Friday 27 October 2017

Besor updates - large numbers of Bluethroats and Namaqua Doves

Interesting happenings at Besor. The reservoir reconstruction continues and now about half the dry bed has been dug down by about 1.5 - 2.0 m. In some places the water table is showing through with fresh water in the equipment tracks. This morning Bluethroats were the order of the day - I saw 25-30 in the small area I checked with many others calling in the undergrowth so maybe triple figures in the reservoir basin? They were the commonest bird (bar spadgers, hoodies and bulbuls). Took a lot of photos as they came to the puddle to bathe.

Bluethroats have a knack of looking immaculate even after bathing in less than clean water.

Also, in the dry parts, quail jumping up from under my feet. Six or seven times. More interesting was the number of Namaqua Doves - at least a dozen, including juveniles. With no rain yet I guess they've come in for the water.

Many Stonechats too including what I think is a Caspian. Pale, Wheatear tail pattern, white rump etc., but Stonechats can be tricky.

Kingfishers, ever photogenic.

Finally a Purple Heron here. About time!

And, as a treat for going home for breakfast, a Wryneck in the trees near my house. Wrynecks have always been one of my favourite birds. I love the cryptic plumage.

A glimpse of that amazingly long tongue.

And a Black Redstart - cracking bird.

Friday 20 October 2017

Leucistic Barn Swallow

A few more migrants at Besor this morning. Definitely Star of the Show goes to this leucistic Barn Swallow.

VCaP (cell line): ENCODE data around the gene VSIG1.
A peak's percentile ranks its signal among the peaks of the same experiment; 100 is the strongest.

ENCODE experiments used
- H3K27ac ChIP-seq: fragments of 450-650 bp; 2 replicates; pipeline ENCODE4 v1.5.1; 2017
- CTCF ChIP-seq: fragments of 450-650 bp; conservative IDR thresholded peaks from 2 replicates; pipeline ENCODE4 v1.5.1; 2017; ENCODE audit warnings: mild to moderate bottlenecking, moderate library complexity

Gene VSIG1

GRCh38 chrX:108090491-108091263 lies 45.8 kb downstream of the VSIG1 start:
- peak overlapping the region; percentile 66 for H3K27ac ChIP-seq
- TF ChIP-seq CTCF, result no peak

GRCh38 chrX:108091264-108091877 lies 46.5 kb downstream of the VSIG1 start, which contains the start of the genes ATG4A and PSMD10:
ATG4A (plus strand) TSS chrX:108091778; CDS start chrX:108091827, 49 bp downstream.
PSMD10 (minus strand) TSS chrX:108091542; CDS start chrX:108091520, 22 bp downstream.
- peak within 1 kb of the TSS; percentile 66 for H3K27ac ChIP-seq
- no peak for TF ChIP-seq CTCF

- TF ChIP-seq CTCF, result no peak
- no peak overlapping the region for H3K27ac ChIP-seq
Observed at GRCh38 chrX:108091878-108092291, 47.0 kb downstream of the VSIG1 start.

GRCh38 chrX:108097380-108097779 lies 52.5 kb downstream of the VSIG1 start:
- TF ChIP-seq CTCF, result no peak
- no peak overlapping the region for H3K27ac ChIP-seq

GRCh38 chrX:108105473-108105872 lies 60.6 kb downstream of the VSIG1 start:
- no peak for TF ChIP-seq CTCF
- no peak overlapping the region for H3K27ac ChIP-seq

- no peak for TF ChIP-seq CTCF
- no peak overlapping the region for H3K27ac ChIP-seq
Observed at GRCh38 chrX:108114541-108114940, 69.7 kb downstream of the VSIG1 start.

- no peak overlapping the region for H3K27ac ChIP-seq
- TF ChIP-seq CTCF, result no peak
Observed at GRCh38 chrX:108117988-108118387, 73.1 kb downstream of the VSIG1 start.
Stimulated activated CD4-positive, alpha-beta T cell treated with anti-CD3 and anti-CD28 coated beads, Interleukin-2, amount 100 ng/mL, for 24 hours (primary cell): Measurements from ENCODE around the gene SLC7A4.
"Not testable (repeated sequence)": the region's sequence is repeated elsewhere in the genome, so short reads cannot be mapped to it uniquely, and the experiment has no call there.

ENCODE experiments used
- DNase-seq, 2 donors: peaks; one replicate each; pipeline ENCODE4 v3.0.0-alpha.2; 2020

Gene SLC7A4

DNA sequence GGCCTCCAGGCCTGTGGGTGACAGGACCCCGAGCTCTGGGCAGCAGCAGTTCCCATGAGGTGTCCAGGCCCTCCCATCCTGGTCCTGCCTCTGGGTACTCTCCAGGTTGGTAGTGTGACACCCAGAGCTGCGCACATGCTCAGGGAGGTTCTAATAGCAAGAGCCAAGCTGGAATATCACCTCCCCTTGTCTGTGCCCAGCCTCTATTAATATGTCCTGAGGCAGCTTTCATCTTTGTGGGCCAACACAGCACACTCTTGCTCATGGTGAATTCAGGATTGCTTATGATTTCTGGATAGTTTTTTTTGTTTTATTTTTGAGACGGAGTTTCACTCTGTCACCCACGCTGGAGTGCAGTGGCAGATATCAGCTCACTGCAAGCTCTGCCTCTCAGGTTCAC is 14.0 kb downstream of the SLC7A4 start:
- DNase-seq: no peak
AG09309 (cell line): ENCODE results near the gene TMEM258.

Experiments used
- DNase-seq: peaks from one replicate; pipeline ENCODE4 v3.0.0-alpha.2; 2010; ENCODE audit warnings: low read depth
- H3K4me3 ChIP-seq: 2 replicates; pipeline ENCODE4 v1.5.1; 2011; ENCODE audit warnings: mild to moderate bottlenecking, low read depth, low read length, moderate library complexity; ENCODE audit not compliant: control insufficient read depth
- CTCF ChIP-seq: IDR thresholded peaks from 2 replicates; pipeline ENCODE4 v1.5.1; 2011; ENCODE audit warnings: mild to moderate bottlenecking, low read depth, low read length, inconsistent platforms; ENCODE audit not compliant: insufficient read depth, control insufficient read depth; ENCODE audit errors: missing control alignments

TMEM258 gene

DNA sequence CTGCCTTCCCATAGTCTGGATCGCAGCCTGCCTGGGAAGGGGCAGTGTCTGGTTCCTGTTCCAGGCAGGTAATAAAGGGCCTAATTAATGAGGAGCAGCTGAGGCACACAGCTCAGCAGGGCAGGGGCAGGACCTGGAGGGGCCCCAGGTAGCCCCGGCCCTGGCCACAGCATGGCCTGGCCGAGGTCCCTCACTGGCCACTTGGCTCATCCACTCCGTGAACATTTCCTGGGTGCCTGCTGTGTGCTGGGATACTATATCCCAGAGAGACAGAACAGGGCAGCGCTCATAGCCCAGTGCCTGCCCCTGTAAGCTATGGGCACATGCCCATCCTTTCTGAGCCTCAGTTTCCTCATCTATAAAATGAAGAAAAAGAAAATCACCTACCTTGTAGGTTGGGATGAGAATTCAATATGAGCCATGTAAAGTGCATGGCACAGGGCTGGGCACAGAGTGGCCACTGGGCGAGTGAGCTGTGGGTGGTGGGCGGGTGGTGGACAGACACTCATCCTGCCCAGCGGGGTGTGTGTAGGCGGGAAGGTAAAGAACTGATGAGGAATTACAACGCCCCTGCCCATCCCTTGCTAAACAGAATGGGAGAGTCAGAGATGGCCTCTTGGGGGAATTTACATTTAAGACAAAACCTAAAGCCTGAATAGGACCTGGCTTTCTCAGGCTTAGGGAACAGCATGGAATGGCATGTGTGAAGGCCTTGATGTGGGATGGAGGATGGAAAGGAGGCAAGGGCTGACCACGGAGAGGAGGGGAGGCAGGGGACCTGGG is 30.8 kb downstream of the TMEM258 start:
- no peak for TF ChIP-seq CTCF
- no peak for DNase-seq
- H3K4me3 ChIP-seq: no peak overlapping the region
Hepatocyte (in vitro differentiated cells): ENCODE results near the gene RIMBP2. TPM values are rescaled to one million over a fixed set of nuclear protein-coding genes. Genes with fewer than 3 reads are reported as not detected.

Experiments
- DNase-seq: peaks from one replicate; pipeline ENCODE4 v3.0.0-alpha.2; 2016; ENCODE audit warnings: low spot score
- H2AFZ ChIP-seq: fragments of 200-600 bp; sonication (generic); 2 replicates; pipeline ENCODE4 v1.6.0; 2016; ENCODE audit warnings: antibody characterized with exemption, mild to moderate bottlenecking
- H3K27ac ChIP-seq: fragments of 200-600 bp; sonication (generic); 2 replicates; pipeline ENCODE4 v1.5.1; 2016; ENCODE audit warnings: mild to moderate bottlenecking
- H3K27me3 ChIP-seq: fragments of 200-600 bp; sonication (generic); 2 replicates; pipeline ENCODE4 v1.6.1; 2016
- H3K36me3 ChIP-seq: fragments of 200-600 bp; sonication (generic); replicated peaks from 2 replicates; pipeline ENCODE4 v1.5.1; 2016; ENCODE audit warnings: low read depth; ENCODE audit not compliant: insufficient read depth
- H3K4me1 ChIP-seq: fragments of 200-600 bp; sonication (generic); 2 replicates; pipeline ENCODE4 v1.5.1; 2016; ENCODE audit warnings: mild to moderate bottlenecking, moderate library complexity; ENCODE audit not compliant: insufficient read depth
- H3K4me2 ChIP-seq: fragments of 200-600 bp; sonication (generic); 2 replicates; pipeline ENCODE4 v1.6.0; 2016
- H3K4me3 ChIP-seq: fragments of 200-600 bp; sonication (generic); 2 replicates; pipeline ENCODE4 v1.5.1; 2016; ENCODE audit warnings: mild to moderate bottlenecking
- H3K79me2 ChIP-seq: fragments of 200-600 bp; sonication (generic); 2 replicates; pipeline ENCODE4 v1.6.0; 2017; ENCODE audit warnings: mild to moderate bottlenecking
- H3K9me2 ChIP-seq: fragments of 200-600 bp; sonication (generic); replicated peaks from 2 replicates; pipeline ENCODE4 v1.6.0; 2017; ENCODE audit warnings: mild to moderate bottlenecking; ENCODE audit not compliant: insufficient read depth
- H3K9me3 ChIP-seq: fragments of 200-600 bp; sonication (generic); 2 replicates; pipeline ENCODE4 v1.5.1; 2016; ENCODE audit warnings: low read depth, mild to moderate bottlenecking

What a beauty!

Other birds around this morning.... Water Rail

and a huge wave of Stonechats

and Chiffchaffs
as well as four Namaqua Doves

Wednesday 11 October 2017

Some migration, finally

Had a productive morning at the smallest puddle at Besor. Lots of migrants with good numbers of some species. Didn't see anything that was out of the ordinary but when these birds are unaccountably not around one misses them. All the birds below were feeding/drinking around a puddle barely larger than a (big) dining table.
Bluethroats (a fine red-spotted one that sat in mostly in the shade)

 Clamorous Reed Warblers (not migrants)

 and a Great Reed Warbler to compare

Sedge Warblers and Reed Warblers

Lots of Lesser Whitethroats,

and all the Willow Warblers that seem to have been missing over the last few weeks - so many today.

A very pretty Jack Snipe came to the water's edge to feed.
Ubiquitous Kingfishers,
 Masked Shrike,
 still a few Red-backed Shrikes around as well,
 and Whinchats.
Wierdly, I didn't see any Blackcaps.

On to the bigger puddle for a single Black Stork,
 Snipe and a Dunlin
and a couple of Spotted Redshanks swimming and feeding.
Red-rumped Swallow - I never get tired of them.

Quiet as usual on the Nir Oz fields except for a trio of Monk Parrots - a spill-over from a neighbouring population somewhere.
The longish staying Lesser Grey Shrike is still around.

And finally, winter has arrived with the first White Wagtails!

NW India - 9th to 22nd February 2020 (Kosi River, Corbett NP, Haripur Dam, Pangot, Sattal, Chopta, Walterre)

If you look through the Birds of the Indian Subcontinent (Grimmett, Inskipp and Inskipp, 2011) you cannot help noticing the huge range of s...